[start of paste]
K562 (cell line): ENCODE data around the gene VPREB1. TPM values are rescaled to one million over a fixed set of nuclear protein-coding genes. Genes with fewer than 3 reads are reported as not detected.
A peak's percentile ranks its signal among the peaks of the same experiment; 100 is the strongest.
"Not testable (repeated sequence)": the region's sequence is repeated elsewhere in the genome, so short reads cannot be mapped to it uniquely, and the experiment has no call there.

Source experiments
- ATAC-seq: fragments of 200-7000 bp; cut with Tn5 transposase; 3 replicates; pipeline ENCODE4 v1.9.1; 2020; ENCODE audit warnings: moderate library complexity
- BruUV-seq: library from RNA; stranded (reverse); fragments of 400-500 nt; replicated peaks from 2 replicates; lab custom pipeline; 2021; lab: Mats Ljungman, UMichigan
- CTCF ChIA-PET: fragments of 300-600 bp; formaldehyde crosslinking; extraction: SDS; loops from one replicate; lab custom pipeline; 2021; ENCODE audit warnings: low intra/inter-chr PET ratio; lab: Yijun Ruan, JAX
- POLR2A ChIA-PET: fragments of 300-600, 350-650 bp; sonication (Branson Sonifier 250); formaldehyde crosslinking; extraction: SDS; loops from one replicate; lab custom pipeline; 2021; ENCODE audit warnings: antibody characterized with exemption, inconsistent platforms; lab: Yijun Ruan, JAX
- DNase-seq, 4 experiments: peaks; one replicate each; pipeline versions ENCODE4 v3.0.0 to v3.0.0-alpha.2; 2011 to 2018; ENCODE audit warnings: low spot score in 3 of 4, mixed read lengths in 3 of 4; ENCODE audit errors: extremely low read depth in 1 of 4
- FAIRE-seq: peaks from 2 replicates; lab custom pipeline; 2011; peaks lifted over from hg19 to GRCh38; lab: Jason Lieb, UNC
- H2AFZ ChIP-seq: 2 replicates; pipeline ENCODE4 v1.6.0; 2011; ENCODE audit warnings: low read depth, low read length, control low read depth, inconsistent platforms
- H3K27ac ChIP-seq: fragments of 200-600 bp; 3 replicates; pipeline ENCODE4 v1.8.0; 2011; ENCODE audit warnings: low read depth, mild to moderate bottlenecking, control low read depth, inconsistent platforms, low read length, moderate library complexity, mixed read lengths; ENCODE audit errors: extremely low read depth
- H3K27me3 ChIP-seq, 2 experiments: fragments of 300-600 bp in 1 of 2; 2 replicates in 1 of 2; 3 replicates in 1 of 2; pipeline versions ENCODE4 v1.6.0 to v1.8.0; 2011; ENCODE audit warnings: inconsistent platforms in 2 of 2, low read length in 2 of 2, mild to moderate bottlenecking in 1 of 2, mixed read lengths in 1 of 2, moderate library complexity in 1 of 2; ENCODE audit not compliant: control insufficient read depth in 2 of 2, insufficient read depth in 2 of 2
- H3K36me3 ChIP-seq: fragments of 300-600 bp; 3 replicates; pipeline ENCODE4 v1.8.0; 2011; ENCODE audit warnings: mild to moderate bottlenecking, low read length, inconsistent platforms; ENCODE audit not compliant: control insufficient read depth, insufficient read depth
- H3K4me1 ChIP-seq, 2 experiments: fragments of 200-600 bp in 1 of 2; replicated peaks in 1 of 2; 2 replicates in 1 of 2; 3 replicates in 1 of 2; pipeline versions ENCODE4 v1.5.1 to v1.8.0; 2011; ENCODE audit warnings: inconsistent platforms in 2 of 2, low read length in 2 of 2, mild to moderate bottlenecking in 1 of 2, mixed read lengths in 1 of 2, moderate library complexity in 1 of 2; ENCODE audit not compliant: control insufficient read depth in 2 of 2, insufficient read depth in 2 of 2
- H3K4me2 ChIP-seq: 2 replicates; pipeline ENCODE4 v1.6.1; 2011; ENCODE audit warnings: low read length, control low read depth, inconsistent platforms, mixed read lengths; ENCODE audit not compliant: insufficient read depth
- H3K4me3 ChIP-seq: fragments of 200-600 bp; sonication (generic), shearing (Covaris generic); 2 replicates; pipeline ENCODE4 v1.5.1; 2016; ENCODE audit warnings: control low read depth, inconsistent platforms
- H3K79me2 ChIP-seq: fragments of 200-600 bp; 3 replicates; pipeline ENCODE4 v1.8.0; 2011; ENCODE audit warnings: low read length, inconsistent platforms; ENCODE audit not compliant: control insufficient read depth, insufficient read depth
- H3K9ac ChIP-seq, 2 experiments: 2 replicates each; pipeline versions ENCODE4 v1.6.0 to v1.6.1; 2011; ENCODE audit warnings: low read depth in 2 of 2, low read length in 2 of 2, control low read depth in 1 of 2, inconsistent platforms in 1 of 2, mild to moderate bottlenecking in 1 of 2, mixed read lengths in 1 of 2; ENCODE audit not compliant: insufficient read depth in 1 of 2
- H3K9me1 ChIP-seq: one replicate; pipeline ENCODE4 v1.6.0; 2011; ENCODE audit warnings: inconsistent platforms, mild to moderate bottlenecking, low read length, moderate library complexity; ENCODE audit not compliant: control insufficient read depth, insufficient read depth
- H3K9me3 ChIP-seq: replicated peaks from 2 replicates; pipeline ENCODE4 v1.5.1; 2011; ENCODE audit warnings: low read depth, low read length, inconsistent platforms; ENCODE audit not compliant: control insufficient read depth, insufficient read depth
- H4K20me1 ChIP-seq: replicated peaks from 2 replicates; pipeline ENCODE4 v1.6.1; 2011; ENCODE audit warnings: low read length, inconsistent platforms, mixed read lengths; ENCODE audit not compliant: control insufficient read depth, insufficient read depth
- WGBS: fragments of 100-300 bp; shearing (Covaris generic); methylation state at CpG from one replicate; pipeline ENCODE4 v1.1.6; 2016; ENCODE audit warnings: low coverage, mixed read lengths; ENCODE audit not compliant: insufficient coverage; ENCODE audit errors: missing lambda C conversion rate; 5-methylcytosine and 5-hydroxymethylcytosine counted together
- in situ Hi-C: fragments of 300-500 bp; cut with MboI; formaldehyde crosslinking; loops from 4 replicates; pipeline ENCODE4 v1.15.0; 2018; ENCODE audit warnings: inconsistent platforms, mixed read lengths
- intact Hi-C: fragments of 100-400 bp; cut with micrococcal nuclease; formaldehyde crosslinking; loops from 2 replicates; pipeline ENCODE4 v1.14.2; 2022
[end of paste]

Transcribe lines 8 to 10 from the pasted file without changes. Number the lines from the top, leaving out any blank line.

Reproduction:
- POLR2A ChIA-PET: fragments of 300-600, 350-650 bp; sonication (Branson Sonifier 250); formaldehyde crosslinking; extraction: SDS; loops from one replicate; lab custom pipeline; 2021; ENCODE audit warnings: antibody characterized with exemption, inconsistent platforms; lab: Yijun Ruan, JAX
- DNase-seq, 4 experiments: peaks; one replicate each; pipeline versions ENCODE4 v3.0.0 to v3.0.0-alpha.2; 2011 to 2018; ENCODE audit warnings: low spot score in 3 of 4, mixed read lengths in 3 of 4; ENCODE audit errors: extremely low read depth in 1 of 4
- FAIRE-seq: peaks from 2 replicates; lab custom pipeline; 2011; peaks lifted over from hg19 to GRCh38; lab: Jason Lieb, UNC